Explosive eruption at Kilauea Summit — May 17 2018

An explosive eruption at the Kilauea summit occurred near dawn local time on May 17, 2018 according to the USGS Hawaiian Volcano Observatory.  The Washington Volcanic Ash Advisory Center indicates that the eruption reached 30,000 feet.  Meteorological remote sensing tools like satellites and weather radars can provide complimentary information about clouds produced by explosive volcanic eruptions.

Below is an annotated image and a short animation of Himawari-8 ash/dust/SO2 false color imagery between 1400 and 1510 UTC 17 May 2018.  At 1420 UTC an SO2 plume (indicated by the green-ish colors; more information on ash/dust/SO2 false color imagery can be found here) located east of the Kilauea summit emerges and is subsequently advected to the east by the end of the loop.  While an ash signature is not evident in the RGB imagery currently, one must not make the conclusion ash is not present, as complex underlying conditions, including meteorological clouds can mask the ash signature.  Other factors include, but are not limited to, ash grain size effects and dry and wet deposition.  Other sources of information, such as cameras and radar clearly indicated that ash was present (see below).

Himawari-8 false color image from 17 May 2018 at 1450 UTC. An area of mid to upper tropospheric SO2 from Kilauea (highlighted in white) is apparent.

Using the 12 UTC 17 May 2018 observed sounding from Hilo, Hawaii (below), one can use the easterly motion of the SO2 to deduce a plausible height of the SO2.  Assessing the wind profile from Hilo, a large depth of the middle troposphere exhibited 10-15 knot westerly winds (ranging from roughly 16,000 feet to 32,000 feet AGL).  This would suggest the SO2 moving to the east, away from the summit, must reside somewhere in that broad layer.  Because there is a lack of wind shear within this layer (changing wind speed and/or direction with height) the wind analysis only provides a large layer in which the SO2 likely resides in this case.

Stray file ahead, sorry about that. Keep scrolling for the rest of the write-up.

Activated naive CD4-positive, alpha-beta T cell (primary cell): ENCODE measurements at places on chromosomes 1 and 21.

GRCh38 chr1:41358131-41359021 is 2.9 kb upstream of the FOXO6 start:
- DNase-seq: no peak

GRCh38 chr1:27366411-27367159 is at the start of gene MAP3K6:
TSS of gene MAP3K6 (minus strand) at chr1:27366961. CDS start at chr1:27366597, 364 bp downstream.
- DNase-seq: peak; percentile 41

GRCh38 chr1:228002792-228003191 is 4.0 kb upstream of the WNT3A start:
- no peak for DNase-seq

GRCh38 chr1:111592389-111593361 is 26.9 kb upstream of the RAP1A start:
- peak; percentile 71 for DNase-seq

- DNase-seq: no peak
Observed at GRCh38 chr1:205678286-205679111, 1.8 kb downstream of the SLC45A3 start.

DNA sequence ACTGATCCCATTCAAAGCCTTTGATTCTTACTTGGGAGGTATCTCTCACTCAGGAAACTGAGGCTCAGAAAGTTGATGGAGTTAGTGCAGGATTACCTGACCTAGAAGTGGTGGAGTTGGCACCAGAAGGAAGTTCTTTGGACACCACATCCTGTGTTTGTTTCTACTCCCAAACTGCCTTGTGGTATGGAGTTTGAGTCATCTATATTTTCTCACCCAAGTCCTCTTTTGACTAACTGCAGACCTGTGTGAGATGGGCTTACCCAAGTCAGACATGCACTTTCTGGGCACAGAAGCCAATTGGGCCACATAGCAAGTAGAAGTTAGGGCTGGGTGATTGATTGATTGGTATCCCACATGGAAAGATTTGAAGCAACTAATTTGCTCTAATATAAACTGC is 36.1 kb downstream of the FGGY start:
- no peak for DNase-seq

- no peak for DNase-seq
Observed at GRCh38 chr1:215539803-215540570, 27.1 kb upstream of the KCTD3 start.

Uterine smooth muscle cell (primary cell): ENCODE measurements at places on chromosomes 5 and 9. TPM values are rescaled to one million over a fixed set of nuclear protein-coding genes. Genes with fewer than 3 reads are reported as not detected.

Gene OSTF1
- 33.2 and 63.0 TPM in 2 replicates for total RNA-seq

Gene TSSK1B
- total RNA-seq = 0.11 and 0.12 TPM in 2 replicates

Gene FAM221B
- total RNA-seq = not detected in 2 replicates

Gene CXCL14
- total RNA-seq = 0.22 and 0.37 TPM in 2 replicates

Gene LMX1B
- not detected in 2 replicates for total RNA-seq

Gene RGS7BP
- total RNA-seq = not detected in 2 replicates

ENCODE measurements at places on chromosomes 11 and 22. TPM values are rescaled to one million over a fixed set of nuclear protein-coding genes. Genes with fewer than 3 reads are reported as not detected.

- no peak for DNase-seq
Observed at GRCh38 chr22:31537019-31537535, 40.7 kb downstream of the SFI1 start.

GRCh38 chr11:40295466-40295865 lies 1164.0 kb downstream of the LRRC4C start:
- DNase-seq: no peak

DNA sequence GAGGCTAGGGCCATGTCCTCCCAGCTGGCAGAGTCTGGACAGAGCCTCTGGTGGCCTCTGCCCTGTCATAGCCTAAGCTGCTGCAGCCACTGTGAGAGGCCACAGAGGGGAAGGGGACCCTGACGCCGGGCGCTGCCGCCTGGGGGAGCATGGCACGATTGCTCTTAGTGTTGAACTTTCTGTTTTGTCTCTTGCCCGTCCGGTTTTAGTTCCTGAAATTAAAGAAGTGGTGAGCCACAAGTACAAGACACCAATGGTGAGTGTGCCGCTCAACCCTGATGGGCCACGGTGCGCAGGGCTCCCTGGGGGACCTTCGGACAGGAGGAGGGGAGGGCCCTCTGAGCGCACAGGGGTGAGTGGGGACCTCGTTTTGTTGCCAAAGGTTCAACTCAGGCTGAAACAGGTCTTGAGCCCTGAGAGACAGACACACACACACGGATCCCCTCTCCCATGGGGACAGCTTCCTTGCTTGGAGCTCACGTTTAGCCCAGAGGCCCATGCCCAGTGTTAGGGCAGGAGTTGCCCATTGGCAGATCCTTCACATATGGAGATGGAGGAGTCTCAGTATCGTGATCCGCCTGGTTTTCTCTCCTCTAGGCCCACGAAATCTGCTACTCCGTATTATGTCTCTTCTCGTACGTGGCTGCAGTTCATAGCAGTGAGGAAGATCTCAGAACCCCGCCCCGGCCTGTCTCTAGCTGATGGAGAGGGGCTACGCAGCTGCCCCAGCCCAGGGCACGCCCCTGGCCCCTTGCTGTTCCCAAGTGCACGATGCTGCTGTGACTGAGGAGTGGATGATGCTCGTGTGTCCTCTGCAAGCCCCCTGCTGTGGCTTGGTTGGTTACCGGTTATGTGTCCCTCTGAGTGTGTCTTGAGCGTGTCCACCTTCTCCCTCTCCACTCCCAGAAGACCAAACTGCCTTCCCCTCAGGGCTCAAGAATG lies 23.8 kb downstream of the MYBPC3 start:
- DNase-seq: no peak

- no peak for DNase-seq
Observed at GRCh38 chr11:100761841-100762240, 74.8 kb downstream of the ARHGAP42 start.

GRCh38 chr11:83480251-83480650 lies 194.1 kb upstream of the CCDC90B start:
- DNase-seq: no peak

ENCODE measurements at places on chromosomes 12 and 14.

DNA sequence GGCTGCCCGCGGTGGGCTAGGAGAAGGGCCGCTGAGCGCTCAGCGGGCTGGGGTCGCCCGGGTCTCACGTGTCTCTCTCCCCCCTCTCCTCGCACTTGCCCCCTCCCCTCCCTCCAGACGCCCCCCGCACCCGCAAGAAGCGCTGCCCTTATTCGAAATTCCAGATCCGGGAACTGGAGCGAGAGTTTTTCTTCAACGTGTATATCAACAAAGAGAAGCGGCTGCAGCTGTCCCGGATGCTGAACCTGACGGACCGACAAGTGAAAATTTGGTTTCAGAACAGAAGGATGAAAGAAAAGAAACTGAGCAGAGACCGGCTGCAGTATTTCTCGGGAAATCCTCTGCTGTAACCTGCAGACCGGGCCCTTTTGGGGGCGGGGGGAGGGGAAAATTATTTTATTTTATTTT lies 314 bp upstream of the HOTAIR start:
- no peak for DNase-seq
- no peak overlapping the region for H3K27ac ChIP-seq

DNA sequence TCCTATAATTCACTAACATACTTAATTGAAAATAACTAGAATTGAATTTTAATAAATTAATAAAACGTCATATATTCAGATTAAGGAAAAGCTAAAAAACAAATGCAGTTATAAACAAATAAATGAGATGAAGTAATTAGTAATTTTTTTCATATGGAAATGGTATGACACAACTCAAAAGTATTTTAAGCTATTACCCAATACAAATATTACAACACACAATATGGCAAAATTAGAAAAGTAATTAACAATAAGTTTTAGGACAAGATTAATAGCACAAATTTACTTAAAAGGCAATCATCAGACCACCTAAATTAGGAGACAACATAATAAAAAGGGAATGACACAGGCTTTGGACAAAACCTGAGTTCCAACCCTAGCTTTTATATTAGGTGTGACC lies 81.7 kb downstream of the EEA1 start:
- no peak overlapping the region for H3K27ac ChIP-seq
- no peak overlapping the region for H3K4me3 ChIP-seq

12 UTC 17 May 2018 Hilo, Hawaii Sounding (source: University of Wyoming)

Combining the satellite and radiosonde height analysis with National Weather Service radar data, one can more accurately pinpoint the height of eruptive column because radar energy is reflected from volcanic ash particles and hydrometeors (if present) back to the radar.  Below is an animation of the NWS South Shore, Hawaii radar elevation angles (1413 – 1420 UTC 17 May 2018).  The various tilts show moderate to strong radar reflectivity associated with eruptive column to near 20,000 feet and faint echoes exist as high as the 10.0 degree elevation scan (over 27,000 feet).  The radar analysis suggests the cloud likely reached 30,000 feet, which is in excellent agreement with the Washington VAAC assessment as well as the possible height range inferred from the above satellite/radiosonde analysis.


To gain additional insight into the eruption, a 3D radar animation from 1357 UTC to 1507 UTC is shown below.  The radar indicates that after achieving a maximum injection height of about 30,000 ft, the particulate cloud, as sensed by the radar, quickly decreases in height.  The decrease in height may be caused, in part, by the preferential sensitivity of the radar to larger particles.  However, the rapid decrease is consistent with a lack of ash signature in satellite data.  A more detailed analysis is needed in order to draw firm conclusions.